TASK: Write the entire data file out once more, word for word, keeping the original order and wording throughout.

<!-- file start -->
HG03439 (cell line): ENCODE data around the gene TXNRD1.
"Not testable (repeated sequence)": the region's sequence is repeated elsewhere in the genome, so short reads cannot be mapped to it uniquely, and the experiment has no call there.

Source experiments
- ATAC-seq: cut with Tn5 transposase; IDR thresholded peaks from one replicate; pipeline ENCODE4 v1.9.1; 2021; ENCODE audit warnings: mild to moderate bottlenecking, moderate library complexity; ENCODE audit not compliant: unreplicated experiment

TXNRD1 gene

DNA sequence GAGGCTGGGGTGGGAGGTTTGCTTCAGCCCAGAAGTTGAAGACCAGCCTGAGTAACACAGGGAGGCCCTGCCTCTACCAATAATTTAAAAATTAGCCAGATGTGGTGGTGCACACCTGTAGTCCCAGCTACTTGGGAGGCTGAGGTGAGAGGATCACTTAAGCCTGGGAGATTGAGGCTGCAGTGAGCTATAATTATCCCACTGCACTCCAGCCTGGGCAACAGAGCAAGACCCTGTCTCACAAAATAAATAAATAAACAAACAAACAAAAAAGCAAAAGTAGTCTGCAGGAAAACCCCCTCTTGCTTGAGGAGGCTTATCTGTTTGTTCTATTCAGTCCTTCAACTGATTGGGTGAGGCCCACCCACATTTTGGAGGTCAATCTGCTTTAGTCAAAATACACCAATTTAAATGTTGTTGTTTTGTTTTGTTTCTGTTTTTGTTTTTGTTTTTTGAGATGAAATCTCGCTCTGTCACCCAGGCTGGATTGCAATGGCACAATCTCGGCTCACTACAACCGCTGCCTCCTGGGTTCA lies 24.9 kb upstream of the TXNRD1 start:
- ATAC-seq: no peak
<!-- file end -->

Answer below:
HG03439 (cell line): ENCODE data around the gene TXNRD1.
"Not testable (repeated sequence)": the region's sequence is repeated elsewhere in the genome, so short reads cannot be mapped to it uniquely, and the experiment has no call there.

Source experiments
- ATAC-seq: cut with Tn5 transposase; IDR thresholded peaks from one replicate; pipeline ENCODE4 v1.9.1; 2021; ENCODE audit warnings: mild to moderate bottlenecking, moderate library complexity; ENCODE audit not compliant: unreplicated experiment

TXNRD1 gene

DNA sequence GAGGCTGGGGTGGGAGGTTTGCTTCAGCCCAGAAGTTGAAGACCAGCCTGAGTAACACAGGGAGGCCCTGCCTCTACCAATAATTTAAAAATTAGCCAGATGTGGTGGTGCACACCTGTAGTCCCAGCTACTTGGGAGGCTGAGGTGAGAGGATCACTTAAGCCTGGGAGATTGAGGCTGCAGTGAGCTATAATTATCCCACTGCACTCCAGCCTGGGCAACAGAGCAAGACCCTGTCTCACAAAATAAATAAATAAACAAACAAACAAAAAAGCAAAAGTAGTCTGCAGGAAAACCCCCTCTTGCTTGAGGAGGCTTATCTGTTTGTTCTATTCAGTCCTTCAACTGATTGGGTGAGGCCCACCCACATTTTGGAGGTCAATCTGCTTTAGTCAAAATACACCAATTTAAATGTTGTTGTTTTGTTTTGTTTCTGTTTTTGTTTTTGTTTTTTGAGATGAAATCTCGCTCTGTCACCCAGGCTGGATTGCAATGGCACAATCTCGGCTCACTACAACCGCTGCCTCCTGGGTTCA lies 24.9 kb upstream of the TXNRD1 start:
- ATAC-seq: no peak